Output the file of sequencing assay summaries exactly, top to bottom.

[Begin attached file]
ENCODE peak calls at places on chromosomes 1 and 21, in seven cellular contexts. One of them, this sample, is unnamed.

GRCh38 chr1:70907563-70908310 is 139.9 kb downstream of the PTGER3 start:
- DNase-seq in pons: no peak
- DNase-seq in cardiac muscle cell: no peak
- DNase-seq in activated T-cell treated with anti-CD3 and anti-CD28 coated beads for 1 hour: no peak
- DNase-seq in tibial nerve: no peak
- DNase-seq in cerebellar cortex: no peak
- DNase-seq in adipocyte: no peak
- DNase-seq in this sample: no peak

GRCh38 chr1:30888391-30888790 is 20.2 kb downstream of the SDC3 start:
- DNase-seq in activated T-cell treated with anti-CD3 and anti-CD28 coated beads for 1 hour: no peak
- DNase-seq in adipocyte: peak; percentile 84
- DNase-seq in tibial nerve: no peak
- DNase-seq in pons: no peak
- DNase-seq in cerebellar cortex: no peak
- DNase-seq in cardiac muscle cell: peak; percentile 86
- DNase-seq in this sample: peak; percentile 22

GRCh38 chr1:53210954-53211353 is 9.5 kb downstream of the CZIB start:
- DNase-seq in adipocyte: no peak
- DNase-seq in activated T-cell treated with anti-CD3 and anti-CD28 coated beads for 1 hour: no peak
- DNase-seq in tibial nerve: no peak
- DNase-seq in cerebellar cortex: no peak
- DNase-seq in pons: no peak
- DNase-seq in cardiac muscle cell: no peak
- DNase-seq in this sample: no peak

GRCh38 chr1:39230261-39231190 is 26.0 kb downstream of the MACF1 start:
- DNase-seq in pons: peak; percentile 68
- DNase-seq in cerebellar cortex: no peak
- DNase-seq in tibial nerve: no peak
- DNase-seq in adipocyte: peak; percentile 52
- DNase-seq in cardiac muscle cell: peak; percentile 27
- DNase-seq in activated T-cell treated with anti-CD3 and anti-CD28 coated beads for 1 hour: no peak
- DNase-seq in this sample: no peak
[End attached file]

ENCODE peak calls at places on chromosomes 1 and 21, in seven cellular contexts. One of them, this sample, is unnamed.

GRCh38 chr1:70907563-70908310 is 139.9 kb downstream of the PTGER3 start:
- DNase-seq in pons: no peak
- DNase-seq in cardiac muscle cell: no peak
- DNase-seq in activated T-cell treated with anti-CD3 and anti-CD28 coated beads for 1 hour: no peak
- DNase-seq in tibial nerve: no peak
- DNase-seq in cerebellar cortex: no peak
- DNase-seq in adipocyte: no peak
- DNase-seq in this sample: no peak

GRCh38 chr1:30888391-30888790 is 20.2 kb downstream of the SDC3 start:
- DNase-seq in activated T-cell treated with anti-CD3 and anti-CD28 coated beads for 1 hour: no peak
- DNase-seq in adipocyte: peak; percentile 84
- DNase-seq in tibial nerve: no peak
- DNase-seq in pons: no peak
- DNase-seq in cerebellar cortex: no peak
- DNase-seq in cardiac muscle cell: peak; percentile 86
- DNase-seq in this sample: peak; percentile 22

GRCh38 chr1:53210954-53211353 is 9.5 kb downstream of the CZIB start:
- DNase-seq in adipocyte: no peak
- DNase-seq in activated T-cell treated with anti-CD3 and anti-CD28 coated beads for 1 hour: no peak
- DNase-seq in tibial nerve: no peak
- DNase-seq in cerebellar cortex: no peak
- DNase-seq in pons: no peak
- DNase-seq in cardiac muscle cell: no peak
- DNase-seq in this sample: no peak

GRCh38 chr1:39230261-39231190 is 26.0 kb downstream of the MACF1 start:
- DNase-seq in pons: peak; percentile 68
- DNase-seq in cerebellar cortex: no peak
- DNase-seq in tibial nerve: no peak
- DNase-seq in adipocyte: peak; percentile 52
- DNase-seq in cardiac muscle cell: peak; percentile 27
- DNase-seq in activated T-cell treated with anti-CD3 and anti-CD28 coated beads for 1 hour: no peak
- DNase-seq in this sample: no peak